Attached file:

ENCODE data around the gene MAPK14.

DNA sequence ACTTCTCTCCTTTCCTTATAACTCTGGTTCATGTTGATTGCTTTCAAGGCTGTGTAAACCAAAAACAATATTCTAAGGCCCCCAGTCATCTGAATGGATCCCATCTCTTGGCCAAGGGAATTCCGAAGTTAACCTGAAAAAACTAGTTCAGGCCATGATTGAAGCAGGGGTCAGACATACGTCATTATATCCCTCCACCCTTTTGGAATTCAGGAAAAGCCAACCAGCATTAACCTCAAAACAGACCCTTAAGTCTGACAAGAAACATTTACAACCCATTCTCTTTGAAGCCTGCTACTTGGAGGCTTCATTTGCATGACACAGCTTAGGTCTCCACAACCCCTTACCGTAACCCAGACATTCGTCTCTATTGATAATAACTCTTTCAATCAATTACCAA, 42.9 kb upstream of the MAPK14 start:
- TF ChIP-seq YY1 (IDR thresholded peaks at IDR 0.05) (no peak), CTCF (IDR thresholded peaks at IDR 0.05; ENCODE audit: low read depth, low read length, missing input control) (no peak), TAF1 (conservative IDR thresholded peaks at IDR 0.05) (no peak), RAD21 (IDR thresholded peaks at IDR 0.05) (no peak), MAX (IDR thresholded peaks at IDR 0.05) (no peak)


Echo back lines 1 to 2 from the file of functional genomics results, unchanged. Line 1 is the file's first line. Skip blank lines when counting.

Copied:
ENCODE data around the gene MAPK14.

DNA sequence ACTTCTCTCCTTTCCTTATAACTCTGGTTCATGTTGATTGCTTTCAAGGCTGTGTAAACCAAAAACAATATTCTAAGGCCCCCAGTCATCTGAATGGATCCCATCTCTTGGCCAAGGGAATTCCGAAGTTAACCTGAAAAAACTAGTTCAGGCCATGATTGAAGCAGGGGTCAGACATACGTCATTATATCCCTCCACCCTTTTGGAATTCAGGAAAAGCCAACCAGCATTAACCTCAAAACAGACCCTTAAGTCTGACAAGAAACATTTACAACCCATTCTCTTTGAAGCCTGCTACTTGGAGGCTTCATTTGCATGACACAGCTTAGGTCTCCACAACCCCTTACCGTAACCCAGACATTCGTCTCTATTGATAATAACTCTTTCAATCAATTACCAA, 42.9 kb upstream of the MAPK14 start: